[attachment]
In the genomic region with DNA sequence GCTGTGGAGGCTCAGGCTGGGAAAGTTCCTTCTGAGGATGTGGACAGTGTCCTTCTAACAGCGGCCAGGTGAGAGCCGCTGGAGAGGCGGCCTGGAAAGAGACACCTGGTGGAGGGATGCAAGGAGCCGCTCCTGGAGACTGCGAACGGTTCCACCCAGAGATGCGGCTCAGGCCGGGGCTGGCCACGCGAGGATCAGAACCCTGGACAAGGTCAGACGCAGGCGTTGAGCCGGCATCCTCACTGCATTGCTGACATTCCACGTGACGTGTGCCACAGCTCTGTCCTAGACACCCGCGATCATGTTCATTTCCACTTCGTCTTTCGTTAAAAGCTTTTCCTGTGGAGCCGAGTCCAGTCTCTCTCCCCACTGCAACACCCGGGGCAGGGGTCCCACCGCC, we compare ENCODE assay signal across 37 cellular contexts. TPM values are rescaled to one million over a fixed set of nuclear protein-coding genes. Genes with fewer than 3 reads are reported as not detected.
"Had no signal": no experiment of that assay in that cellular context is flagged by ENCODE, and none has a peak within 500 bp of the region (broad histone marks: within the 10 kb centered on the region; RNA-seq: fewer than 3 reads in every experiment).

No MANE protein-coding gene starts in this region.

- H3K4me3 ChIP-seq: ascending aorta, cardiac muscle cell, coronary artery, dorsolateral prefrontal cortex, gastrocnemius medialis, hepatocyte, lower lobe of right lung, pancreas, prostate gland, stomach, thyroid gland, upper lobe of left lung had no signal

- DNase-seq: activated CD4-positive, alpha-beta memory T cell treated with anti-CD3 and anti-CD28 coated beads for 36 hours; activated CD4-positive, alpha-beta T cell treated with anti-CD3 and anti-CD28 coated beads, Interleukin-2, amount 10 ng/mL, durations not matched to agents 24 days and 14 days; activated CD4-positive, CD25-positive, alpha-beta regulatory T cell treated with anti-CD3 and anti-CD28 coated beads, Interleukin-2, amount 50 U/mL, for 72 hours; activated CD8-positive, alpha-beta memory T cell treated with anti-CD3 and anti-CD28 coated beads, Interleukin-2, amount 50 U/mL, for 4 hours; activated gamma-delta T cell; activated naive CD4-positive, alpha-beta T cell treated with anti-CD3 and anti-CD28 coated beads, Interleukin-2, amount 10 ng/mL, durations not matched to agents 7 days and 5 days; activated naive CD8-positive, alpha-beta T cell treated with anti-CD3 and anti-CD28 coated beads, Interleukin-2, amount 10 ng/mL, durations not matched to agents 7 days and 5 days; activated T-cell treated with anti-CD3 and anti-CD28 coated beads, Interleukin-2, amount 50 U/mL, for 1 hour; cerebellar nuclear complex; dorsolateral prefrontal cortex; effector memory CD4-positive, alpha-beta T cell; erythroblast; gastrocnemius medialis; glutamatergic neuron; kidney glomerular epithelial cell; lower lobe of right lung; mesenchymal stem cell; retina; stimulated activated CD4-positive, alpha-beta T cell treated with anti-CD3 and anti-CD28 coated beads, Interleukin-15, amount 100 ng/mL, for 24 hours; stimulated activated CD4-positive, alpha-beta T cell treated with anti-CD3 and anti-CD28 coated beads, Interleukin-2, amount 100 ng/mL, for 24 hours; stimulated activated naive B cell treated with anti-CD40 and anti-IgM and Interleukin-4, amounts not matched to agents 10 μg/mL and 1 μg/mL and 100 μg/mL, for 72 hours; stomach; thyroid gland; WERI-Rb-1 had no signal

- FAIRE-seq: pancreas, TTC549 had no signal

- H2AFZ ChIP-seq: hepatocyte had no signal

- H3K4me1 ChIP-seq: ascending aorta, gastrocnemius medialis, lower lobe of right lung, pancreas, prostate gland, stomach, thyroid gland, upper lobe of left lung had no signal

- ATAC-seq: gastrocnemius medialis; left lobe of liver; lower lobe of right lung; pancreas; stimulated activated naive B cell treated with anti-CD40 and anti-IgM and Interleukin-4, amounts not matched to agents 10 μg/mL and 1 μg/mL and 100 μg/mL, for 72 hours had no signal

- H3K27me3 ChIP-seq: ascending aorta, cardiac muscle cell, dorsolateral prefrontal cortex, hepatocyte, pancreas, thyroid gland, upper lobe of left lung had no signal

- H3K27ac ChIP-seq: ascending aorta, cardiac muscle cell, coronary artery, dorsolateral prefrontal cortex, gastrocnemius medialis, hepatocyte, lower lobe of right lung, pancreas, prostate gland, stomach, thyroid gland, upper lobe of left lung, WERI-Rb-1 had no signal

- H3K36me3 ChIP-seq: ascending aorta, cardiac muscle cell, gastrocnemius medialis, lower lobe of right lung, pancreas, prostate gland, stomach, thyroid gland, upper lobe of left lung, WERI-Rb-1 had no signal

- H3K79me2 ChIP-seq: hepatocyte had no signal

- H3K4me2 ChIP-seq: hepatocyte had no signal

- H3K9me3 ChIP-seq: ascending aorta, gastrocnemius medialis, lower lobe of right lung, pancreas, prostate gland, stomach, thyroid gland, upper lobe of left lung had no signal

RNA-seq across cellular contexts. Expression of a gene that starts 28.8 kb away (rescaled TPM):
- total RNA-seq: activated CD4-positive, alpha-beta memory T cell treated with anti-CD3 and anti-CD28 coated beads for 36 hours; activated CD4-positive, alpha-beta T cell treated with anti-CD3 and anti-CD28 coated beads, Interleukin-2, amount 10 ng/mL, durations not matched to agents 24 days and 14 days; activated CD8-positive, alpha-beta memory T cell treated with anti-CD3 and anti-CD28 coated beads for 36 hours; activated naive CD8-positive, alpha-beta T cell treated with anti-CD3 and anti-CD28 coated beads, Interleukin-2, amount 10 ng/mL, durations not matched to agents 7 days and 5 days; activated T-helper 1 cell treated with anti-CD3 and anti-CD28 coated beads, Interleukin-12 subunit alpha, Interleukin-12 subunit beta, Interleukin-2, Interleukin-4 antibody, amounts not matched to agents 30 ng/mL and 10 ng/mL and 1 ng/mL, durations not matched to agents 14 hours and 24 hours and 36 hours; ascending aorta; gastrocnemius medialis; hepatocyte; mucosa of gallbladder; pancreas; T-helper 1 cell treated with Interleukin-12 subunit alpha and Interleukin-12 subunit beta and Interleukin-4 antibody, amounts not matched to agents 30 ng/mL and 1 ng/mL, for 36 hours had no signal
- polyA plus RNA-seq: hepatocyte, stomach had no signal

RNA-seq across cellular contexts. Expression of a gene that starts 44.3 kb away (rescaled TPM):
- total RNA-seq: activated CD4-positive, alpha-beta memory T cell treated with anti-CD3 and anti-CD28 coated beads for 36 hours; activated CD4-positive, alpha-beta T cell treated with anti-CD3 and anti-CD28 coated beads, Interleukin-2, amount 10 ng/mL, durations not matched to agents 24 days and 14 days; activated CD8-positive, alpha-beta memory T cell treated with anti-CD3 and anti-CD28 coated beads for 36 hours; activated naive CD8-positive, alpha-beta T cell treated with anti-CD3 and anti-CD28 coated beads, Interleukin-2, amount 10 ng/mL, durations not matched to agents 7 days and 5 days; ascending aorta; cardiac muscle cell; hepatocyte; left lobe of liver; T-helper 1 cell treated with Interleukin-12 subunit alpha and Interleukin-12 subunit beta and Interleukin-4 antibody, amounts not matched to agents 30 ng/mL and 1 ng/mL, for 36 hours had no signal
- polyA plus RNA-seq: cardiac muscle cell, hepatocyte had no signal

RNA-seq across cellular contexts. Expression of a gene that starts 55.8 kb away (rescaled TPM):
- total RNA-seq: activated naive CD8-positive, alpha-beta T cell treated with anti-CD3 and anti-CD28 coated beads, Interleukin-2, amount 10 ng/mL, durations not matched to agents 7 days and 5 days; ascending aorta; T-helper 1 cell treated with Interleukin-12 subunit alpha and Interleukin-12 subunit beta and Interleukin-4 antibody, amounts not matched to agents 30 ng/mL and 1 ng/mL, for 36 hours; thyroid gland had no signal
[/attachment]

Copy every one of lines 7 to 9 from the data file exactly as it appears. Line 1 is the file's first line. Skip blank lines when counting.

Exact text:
- H2AFZ ChIP-seq: hepatocyte had no signal

- H3K4me1 ChIP-seq: ascending aorta, gastrocnemius medialis, lower lobe of right lung, pancreas, prostate gland, stomach, thyroid gland, upper lobe of left lung had no signal

- ATAC-seq: gastrocnemius medialis; left lobe of liver; lower lobe of right lung; pancreas; stimulated activated naive B cell treated with anti-CD40 and anti-IgM and Interleukin-4, amounts not matched to agents 10 μg/mL and 1 μg/mL and 100 μg/mL, for 72 hours had no signal